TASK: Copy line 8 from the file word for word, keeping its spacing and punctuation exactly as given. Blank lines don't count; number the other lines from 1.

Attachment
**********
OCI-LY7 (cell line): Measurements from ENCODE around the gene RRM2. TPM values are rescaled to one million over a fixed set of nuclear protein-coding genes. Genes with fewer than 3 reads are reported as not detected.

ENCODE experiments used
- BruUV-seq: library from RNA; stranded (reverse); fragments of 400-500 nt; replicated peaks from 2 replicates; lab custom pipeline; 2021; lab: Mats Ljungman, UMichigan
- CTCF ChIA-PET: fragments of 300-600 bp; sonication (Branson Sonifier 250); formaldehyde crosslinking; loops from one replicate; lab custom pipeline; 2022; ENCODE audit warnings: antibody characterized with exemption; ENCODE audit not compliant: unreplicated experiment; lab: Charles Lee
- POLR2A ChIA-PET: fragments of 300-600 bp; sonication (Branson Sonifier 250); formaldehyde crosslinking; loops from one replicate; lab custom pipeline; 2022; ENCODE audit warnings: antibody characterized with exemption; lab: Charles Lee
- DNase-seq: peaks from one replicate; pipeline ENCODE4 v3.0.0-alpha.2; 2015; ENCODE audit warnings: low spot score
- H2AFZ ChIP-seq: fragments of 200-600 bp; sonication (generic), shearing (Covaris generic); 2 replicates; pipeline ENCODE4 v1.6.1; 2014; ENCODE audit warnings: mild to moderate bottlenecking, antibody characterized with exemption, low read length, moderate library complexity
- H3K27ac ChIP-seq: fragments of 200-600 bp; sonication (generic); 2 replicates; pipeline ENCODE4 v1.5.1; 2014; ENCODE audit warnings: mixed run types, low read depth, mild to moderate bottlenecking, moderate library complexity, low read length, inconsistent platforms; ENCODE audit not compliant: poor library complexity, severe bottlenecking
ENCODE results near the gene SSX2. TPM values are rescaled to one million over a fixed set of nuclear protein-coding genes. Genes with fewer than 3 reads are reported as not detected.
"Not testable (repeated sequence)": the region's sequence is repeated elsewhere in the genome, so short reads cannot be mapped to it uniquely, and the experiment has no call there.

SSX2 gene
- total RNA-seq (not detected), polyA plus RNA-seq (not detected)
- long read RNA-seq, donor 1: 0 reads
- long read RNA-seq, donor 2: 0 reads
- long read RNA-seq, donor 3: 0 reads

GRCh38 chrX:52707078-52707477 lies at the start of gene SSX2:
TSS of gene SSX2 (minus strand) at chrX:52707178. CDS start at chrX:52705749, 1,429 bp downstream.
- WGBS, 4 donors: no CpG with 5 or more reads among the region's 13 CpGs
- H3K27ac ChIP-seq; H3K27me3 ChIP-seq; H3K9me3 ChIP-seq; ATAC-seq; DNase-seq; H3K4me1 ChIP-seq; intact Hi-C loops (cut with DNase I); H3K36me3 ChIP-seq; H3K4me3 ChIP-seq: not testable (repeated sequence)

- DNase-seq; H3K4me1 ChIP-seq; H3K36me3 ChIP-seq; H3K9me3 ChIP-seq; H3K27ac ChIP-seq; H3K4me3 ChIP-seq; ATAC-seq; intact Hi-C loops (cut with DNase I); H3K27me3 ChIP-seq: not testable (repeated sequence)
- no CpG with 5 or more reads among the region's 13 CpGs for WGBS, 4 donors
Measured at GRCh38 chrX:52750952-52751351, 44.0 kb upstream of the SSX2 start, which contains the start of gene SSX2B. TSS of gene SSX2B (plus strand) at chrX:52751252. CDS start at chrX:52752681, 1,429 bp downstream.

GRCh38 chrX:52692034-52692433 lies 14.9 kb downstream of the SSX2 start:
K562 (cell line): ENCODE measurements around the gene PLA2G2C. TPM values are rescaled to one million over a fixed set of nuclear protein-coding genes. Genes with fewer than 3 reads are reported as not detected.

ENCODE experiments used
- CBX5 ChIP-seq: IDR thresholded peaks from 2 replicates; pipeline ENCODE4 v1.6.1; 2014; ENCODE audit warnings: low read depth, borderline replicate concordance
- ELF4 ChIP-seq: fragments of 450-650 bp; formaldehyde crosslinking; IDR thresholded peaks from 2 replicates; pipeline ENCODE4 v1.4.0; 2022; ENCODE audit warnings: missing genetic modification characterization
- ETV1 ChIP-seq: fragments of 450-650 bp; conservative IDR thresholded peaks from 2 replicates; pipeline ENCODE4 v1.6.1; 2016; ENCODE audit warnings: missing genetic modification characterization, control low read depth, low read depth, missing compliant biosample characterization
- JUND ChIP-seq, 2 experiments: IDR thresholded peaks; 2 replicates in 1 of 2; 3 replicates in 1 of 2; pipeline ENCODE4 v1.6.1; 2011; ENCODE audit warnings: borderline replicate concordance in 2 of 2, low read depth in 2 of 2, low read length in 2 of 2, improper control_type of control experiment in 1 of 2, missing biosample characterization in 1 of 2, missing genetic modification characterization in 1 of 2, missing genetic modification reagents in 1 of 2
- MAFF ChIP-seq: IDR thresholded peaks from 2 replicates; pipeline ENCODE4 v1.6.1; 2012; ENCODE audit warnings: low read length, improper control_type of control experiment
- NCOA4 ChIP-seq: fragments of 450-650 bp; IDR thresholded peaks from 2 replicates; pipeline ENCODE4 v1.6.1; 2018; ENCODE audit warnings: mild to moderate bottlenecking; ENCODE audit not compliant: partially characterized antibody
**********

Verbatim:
- H3K27ac ChIP-seq: fragments of 200-600 bp; sonication (generic); 2 replicates; pipeline ENCODE4 v1.5.1; 2014; ENCODE audit warnings: mixed run types, low read depth, mild to moderate bottlenecking, moderate library complexity, low read length, inconsistent platforms; ENCODE audit not compliant: poor library complexity, severe bottlenecking